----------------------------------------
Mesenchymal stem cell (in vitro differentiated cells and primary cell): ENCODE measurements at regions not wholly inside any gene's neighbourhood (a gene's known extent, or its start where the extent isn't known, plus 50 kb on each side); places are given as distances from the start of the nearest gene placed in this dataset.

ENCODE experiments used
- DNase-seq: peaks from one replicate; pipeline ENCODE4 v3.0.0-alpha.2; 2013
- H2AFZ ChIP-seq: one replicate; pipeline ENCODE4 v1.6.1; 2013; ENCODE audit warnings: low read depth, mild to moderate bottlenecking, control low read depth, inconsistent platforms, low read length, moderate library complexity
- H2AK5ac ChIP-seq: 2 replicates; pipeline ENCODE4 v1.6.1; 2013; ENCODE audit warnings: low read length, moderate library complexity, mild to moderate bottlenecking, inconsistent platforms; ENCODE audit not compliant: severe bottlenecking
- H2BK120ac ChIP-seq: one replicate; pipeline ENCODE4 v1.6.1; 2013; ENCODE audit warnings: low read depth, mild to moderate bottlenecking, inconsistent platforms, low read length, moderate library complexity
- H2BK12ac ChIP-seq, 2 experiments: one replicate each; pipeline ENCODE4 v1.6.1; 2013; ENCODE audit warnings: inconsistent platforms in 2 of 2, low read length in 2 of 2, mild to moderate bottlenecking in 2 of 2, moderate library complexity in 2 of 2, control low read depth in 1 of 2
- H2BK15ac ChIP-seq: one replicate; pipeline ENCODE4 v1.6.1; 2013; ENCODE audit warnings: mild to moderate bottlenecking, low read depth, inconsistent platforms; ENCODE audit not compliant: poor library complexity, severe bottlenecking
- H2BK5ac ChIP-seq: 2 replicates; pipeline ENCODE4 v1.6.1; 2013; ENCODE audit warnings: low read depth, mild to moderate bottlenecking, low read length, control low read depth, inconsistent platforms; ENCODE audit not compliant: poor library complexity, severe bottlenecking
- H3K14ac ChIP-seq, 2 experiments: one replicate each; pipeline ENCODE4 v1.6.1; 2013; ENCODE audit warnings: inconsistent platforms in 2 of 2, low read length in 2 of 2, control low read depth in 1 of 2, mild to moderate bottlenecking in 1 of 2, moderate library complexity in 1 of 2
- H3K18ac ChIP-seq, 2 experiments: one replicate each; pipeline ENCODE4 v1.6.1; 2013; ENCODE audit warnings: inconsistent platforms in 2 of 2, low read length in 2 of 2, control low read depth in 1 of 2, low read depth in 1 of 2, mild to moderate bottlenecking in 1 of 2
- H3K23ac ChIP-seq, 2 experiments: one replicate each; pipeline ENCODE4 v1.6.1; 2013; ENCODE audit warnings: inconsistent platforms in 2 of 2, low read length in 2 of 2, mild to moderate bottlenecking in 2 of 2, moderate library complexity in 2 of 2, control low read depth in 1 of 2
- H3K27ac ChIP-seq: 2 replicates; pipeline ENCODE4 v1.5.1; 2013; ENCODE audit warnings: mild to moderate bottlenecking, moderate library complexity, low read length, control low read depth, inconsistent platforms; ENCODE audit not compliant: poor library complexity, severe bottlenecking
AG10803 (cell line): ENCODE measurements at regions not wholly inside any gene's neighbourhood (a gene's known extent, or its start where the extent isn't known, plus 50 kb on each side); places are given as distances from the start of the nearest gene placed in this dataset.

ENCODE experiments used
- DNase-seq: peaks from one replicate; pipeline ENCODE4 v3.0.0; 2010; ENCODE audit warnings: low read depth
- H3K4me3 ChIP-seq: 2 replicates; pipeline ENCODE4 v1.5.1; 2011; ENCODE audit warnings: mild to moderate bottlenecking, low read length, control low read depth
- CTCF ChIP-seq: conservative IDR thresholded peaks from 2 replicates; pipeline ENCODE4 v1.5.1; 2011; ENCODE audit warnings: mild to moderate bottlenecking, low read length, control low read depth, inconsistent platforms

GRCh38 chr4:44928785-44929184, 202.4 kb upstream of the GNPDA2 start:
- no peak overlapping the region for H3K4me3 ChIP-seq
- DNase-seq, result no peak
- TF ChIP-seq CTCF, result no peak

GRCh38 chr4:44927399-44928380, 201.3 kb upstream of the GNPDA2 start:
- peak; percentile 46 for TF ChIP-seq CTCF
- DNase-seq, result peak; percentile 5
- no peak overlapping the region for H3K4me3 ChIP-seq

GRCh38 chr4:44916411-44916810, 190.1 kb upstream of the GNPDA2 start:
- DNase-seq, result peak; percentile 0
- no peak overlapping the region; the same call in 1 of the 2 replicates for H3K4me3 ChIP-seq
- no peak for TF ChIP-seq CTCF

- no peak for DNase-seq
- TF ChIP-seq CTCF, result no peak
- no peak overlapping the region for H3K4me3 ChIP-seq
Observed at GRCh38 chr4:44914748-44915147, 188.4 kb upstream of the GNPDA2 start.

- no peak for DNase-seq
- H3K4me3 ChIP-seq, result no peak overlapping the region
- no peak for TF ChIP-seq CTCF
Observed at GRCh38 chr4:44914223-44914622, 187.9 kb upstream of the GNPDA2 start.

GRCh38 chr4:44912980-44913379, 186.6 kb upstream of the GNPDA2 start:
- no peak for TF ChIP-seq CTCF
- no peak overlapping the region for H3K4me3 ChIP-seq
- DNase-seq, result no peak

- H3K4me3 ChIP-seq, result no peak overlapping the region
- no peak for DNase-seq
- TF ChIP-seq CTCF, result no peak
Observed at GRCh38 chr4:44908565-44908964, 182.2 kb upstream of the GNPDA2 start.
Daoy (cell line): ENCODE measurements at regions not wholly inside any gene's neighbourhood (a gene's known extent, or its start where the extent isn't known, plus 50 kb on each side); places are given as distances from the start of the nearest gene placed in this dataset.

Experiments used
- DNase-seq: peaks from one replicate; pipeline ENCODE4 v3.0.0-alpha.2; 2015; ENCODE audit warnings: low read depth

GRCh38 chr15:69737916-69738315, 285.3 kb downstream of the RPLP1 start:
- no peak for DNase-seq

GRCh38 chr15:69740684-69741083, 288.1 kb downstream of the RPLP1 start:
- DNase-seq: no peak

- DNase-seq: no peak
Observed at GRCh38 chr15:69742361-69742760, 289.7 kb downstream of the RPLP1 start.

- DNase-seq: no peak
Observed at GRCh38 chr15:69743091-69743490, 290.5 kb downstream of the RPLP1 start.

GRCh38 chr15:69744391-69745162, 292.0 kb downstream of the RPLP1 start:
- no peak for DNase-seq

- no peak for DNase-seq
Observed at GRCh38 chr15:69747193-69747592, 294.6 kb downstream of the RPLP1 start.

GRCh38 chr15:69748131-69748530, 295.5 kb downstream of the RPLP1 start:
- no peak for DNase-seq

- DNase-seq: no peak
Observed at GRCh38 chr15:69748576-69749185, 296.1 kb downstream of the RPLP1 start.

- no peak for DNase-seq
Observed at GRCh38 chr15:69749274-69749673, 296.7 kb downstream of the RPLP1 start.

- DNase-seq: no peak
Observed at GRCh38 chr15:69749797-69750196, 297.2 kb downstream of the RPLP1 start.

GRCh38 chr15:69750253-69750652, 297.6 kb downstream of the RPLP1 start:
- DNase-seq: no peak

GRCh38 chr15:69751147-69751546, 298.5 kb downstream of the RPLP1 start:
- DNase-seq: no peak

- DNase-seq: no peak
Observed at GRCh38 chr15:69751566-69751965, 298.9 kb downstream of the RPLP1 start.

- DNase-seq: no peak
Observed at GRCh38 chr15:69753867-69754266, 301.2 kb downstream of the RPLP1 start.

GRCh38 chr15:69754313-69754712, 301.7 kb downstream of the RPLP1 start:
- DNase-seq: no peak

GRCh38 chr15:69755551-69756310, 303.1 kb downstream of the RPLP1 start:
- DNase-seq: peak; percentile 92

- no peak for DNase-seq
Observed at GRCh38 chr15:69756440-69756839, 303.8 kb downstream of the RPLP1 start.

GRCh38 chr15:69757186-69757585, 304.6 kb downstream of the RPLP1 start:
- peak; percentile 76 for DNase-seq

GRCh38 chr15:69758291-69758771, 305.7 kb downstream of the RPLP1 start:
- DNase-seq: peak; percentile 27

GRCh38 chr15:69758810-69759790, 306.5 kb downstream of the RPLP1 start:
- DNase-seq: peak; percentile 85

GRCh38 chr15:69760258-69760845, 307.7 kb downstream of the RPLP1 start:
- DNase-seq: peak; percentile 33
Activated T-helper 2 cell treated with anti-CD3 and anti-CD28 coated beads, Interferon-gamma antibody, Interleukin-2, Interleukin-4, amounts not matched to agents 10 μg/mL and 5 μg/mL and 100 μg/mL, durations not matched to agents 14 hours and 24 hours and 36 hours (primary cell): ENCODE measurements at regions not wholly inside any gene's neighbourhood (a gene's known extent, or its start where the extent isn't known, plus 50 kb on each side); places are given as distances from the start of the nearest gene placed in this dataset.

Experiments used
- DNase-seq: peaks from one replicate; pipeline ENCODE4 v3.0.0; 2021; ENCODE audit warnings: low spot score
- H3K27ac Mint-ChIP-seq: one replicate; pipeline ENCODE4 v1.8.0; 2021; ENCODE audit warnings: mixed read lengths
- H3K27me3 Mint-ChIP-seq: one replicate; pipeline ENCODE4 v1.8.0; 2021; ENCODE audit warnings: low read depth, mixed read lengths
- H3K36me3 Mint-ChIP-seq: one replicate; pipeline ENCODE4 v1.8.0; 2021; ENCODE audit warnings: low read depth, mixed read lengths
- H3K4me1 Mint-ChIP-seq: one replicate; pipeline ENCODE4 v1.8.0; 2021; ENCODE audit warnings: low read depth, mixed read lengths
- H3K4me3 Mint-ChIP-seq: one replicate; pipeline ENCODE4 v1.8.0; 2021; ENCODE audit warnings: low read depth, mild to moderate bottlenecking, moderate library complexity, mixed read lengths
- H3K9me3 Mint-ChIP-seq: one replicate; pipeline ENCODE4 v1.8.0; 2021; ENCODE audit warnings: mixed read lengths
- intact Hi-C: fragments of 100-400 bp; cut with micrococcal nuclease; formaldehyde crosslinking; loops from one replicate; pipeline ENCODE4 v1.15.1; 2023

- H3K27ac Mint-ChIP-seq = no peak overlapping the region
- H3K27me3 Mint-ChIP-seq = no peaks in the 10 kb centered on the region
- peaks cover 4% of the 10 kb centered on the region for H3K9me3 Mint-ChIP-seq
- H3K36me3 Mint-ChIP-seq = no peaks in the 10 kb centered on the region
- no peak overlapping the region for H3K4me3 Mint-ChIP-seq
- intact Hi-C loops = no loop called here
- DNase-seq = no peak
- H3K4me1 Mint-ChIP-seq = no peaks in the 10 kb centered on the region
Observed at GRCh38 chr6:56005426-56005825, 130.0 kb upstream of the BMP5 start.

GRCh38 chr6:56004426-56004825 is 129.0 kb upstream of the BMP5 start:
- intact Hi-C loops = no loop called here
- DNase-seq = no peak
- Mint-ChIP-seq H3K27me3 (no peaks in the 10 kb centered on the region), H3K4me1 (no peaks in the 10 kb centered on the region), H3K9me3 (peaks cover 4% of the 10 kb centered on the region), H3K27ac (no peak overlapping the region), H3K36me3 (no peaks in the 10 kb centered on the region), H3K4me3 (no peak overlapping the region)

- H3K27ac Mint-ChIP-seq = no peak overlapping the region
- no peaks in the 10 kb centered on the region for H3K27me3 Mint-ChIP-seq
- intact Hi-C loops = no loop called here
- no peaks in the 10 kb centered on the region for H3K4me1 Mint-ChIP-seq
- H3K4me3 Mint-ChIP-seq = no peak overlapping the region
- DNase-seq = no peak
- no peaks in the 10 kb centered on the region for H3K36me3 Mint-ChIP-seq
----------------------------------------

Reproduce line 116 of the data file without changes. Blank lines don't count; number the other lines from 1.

- no peaks in the 10 kb centered on the region for H3K27me3 Mint-ChIP-seq